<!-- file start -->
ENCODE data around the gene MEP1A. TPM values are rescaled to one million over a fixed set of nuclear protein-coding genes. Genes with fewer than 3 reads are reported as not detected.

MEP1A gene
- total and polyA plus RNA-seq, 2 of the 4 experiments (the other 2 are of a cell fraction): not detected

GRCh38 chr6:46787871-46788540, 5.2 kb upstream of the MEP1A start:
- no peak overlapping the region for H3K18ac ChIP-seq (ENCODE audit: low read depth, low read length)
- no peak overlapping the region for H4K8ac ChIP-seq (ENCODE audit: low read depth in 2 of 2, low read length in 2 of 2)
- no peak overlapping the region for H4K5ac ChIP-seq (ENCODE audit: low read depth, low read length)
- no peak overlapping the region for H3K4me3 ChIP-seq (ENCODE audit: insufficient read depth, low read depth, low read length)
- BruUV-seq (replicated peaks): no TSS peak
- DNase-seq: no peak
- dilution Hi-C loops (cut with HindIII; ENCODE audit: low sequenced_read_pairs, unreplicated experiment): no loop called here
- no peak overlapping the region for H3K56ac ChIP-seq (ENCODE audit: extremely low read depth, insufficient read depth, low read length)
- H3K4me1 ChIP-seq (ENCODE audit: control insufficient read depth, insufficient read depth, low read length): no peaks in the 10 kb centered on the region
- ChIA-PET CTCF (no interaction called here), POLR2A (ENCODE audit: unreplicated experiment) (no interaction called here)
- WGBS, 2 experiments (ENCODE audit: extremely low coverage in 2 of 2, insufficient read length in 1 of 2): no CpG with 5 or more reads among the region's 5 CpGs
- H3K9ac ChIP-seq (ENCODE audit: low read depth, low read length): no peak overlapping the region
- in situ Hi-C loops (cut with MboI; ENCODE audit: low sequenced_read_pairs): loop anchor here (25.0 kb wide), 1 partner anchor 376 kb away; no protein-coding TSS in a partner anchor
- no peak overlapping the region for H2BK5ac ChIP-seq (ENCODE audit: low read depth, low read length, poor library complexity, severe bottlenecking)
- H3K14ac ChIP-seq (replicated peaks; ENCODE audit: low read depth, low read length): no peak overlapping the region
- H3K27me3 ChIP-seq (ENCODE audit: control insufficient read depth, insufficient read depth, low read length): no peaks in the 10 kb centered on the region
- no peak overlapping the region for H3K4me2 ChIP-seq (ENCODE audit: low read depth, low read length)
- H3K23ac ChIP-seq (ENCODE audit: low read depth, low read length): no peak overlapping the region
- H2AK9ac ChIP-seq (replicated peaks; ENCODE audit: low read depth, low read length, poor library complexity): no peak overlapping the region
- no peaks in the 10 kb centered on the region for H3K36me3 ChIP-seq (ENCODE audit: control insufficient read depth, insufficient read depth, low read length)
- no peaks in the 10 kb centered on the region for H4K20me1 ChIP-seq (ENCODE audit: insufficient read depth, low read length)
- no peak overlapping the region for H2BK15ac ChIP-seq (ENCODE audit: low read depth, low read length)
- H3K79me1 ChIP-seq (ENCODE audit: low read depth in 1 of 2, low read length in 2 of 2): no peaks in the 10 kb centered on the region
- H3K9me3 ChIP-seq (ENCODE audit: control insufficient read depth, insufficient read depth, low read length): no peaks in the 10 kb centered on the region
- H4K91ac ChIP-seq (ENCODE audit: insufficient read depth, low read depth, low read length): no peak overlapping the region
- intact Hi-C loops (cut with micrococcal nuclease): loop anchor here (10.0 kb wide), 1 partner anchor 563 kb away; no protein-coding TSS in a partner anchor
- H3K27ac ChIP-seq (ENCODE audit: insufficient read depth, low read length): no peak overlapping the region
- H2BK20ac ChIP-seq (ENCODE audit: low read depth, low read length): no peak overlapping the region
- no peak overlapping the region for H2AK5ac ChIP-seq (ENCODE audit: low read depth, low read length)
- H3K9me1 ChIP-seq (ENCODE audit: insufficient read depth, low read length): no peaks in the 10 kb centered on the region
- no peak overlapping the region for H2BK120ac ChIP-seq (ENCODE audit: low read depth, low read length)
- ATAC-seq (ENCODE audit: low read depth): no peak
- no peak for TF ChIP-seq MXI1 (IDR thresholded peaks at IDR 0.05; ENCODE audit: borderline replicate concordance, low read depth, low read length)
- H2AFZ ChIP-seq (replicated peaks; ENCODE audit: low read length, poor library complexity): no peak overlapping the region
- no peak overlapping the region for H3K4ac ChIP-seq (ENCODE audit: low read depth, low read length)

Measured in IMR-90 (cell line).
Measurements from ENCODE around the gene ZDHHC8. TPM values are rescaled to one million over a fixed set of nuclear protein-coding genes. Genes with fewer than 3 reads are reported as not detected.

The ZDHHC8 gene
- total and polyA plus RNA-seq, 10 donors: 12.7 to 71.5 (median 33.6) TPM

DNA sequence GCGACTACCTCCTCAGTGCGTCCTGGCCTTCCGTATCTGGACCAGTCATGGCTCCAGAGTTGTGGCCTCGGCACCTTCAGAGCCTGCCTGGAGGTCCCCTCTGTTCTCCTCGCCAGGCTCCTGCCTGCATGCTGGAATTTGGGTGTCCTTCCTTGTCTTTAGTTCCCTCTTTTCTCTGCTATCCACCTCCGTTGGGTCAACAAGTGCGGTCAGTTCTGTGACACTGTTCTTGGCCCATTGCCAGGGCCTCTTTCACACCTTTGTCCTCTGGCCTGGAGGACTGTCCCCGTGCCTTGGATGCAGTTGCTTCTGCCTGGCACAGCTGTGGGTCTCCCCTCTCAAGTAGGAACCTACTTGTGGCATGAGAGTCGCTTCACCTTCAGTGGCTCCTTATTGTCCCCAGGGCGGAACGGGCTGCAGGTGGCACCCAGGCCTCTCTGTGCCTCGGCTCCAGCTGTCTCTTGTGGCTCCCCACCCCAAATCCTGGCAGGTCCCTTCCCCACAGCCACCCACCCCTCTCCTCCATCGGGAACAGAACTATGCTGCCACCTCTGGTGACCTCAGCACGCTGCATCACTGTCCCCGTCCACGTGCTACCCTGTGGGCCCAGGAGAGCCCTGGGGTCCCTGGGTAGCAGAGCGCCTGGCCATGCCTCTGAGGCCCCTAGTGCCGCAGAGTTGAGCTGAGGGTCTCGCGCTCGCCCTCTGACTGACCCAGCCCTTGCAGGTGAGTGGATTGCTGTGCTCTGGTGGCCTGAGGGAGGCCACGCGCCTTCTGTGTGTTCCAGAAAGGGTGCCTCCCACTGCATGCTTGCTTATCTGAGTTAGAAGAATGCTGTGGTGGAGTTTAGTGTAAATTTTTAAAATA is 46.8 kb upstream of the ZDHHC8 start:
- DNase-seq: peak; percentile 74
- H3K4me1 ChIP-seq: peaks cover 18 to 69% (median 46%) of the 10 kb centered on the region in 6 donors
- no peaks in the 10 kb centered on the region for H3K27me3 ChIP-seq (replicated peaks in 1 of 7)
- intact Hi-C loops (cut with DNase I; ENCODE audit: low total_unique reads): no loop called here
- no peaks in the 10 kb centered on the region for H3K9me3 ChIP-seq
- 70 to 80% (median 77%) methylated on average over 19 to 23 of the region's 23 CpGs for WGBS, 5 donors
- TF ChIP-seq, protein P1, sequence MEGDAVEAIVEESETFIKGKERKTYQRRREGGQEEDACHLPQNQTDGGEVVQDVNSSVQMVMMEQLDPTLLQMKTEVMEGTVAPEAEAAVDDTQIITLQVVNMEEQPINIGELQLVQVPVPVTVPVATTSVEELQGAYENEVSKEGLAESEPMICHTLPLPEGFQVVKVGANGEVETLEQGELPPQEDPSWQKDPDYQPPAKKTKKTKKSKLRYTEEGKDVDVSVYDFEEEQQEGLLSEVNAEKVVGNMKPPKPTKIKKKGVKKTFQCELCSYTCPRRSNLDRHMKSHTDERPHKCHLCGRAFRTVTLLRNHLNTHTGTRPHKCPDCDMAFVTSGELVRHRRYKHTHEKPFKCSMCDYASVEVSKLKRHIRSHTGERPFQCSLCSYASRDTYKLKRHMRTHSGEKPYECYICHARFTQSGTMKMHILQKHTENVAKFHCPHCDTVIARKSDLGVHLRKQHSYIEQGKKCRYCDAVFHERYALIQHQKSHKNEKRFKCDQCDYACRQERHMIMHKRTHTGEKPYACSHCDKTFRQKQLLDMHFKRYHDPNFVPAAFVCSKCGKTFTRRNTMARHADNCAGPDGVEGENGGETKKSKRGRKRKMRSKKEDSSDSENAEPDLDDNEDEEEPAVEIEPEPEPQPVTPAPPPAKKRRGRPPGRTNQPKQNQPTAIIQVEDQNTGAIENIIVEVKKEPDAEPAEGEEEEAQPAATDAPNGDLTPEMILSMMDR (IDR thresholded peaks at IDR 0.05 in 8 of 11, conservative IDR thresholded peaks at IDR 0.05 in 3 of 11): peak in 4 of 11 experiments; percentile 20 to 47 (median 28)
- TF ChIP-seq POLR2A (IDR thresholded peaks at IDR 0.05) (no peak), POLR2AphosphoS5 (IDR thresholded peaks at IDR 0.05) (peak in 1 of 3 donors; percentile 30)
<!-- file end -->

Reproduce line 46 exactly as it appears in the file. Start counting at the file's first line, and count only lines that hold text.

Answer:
- H3K4me1 ChIP-seq: peaks cover 18 to 69% (median 46%) of the 10 kb centered on the region in 6 donors